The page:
|Threat Class||Threatening Species||References|
|Agriculture and Aquaculture:Agriculture and Aquaculture:Land clearing, habitat fragmentation and/or habitat degradation||Commonwealth Conservation Advice on Hakea trineura (Threatened Species Scientific Committee, 2008uz) [Conservation Advice].|
|Energy Production and Mining:Mining and Quarrying:Habitat destruction, disturbance and/or modification due to mining activities||Hakea trineura in Species Profile and Threats (SPRAT) database (Department of the Environment and Heritage (DEH), 2006le) [Internet].|
|Protected status:Protected status:Lack of secure conservation land tenure||Hakea trineura in Species Profile and Threats (SPRAT) database (Department of the Environment and Heritage (DEH), 2006le) [Internet].|
Barker, R.M., Haegi, L. & Barker, W.R. (1999). Hakea. In: Orchard, A.E., H.S.Thompson & P.M.McCarthy, eds. Flora of Australia. 17B:31-170. Canberra/Melbourne: ABRS/CSIRO.
Batianoff, G.N. (2001). Personal Communication.
Makinson, R.O. (2000). Personal Communication.
Queensland Herbarium (1997). Biodiversity - rare and endangered plants, Papua - Gladstone Gas Pipline. Qld Herbarium, Dept of Environment, Indooroopilly.
Queensland Herbarium (2008b). Unpublished data.
Wrigley, J.W. & M. Fagg (1989). Banksias, Waratahs and Grevilleas and all other plants in the Australian Proteaceae family. Sydney, NSW: William Collins Publishers.
This database is designed to provide statutory, biological and ecological information on species and ecological communities, migratory species, marine species, and species and species products subject to international trade and commercial use protected under the Environment Protection and Biodiversity Conservation Act 1999 (the EPBC Act). It has been compiled from a range of sources including listing advice, recovery plans, published literature and individual experts. While reasonable efforts have been made to ensure the accuracy of the information, no guarantee is given, nor responsibility taken, by the Commonwealth for its accuracy, currency or completeness. The Commonwealth does not accept any responsibility for any loss or damage that may be occasioned directly or indirectly through the use of, or reliance on, the information contained in this database. The information contained in this database does not necessarily represent the views of the Commonwealth. This database is not intended to be a complete source of information on the matters it deals with. Individuals and organisations should consider all the available information, including that available from other sources, in deciding whether there is a need to make a referral or apply for a permit or exemption under the EPBC Act.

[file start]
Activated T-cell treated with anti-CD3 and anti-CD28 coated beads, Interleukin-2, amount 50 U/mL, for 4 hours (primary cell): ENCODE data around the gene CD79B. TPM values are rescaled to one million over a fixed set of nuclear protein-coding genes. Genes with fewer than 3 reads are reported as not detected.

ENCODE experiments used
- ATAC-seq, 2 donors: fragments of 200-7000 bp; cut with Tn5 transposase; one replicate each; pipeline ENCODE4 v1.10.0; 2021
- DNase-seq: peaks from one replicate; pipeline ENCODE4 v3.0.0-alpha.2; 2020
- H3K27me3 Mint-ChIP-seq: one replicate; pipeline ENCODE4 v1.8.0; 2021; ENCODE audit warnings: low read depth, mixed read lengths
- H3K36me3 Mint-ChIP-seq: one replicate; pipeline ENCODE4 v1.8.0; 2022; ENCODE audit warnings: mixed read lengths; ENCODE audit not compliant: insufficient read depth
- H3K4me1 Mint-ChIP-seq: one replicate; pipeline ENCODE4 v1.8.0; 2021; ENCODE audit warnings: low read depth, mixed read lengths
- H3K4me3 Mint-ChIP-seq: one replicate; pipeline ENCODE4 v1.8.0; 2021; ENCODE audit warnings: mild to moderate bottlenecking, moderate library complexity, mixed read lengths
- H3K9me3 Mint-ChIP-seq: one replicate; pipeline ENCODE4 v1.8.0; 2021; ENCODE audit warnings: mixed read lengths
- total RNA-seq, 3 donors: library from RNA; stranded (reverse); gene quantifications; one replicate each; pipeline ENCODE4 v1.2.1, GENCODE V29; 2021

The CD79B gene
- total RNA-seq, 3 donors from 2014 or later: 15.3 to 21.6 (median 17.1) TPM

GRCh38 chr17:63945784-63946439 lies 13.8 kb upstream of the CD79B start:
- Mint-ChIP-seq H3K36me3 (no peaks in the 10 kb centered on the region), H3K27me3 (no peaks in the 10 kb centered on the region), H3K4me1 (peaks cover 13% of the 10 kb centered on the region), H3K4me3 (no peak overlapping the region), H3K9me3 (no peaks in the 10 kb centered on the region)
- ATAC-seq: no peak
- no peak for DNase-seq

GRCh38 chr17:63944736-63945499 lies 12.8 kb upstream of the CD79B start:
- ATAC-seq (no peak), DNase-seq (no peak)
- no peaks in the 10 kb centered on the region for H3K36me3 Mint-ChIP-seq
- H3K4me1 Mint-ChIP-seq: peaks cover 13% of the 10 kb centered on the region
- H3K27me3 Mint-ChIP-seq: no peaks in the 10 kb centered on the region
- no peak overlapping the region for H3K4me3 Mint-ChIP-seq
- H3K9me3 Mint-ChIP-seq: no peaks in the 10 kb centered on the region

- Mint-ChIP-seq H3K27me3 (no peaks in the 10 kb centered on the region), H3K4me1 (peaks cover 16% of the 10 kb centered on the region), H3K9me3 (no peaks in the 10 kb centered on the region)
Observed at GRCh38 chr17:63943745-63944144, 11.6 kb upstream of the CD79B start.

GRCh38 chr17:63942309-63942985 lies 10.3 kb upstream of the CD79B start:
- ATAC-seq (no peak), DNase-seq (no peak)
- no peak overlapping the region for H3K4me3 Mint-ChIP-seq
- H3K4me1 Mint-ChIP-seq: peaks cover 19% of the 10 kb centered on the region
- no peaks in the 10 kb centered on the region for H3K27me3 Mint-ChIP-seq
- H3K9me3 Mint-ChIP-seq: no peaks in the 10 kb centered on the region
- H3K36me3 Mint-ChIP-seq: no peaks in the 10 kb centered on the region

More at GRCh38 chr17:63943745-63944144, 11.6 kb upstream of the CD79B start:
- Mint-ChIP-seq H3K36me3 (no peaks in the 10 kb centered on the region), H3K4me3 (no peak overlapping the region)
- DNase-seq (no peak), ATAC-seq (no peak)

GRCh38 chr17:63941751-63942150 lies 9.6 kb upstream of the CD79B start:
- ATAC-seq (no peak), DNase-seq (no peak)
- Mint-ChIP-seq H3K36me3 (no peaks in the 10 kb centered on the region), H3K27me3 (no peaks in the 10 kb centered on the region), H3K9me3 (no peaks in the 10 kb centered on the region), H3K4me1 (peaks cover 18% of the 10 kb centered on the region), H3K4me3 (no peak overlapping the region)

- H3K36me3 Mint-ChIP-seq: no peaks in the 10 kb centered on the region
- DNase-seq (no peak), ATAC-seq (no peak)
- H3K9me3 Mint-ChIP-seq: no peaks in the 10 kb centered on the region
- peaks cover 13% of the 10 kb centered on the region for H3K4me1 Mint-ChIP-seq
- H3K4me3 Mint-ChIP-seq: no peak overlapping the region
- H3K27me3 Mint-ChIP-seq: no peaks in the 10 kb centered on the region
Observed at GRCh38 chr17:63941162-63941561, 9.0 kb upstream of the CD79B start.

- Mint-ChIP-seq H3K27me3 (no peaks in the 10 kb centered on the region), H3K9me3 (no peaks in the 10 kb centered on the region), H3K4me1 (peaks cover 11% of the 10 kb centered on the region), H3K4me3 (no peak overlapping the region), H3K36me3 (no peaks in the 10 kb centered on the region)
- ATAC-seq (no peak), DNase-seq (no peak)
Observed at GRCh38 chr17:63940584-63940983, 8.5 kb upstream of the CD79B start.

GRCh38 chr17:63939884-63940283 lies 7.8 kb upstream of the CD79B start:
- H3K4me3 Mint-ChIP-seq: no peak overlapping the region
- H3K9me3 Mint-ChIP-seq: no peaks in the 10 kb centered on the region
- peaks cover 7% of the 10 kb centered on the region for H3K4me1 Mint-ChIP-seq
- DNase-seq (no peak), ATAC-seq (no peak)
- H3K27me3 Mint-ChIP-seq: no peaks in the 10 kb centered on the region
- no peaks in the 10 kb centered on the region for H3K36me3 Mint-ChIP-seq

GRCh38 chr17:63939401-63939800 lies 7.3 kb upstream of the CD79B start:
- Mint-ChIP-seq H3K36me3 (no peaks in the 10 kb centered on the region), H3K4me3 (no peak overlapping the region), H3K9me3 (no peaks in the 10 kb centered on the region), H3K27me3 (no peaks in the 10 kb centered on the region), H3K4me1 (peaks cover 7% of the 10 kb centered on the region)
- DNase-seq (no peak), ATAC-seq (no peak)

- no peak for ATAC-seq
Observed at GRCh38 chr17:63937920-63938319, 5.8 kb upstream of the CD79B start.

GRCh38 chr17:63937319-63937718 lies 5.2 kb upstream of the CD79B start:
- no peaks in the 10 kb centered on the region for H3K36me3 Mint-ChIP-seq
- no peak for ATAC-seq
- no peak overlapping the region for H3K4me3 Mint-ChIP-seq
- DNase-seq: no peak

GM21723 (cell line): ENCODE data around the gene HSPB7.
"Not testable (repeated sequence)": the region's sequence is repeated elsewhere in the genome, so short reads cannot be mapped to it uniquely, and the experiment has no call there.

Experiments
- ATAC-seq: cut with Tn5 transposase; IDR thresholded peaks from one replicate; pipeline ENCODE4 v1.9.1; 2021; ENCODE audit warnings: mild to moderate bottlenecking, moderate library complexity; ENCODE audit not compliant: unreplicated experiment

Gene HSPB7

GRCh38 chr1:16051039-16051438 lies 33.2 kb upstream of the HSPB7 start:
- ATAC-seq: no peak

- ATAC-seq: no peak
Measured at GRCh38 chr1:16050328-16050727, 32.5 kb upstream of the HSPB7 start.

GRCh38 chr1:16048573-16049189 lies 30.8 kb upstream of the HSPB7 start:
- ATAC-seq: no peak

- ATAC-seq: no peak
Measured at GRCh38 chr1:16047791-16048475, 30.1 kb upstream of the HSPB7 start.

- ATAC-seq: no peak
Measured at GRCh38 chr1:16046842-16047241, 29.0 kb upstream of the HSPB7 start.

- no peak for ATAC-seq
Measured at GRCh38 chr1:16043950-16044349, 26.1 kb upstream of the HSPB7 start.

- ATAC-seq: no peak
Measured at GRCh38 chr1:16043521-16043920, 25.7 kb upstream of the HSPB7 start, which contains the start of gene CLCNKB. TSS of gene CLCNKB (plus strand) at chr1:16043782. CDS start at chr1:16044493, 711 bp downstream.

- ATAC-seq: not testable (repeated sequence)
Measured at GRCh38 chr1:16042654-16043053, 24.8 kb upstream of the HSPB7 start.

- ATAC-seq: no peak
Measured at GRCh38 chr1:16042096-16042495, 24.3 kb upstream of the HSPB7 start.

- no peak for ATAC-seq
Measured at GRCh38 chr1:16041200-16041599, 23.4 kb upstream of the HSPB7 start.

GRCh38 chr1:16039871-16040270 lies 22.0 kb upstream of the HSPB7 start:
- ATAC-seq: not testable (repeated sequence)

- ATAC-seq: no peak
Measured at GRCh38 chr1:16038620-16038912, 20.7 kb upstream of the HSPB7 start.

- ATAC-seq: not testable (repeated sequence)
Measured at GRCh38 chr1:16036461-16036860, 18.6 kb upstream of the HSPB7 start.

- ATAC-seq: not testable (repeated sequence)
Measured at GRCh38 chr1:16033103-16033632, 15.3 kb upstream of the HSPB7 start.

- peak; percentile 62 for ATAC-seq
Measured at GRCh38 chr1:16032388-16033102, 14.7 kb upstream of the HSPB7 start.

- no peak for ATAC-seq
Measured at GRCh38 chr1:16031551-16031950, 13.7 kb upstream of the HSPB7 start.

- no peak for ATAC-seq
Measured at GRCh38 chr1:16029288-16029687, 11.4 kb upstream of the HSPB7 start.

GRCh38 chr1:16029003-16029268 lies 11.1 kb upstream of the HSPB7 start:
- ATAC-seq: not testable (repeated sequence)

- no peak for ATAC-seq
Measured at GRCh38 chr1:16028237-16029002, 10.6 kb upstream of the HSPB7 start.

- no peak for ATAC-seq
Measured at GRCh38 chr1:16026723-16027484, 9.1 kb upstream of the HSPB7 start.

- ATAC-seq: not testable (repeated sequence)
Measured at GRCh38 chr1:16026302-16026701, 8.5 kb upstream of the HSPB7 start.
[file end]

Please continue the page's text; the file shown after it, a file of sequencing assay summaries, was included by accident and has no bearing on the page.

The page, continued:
Citation: Department of the Environment (2014). Hakea trineura in Species Profile and Threats Database, Department of the Environment, Canberra. Available from: http://www.environment.gov.au/sprat. Accessed Fri, 1 Aug 2014 09:41:05 +1000.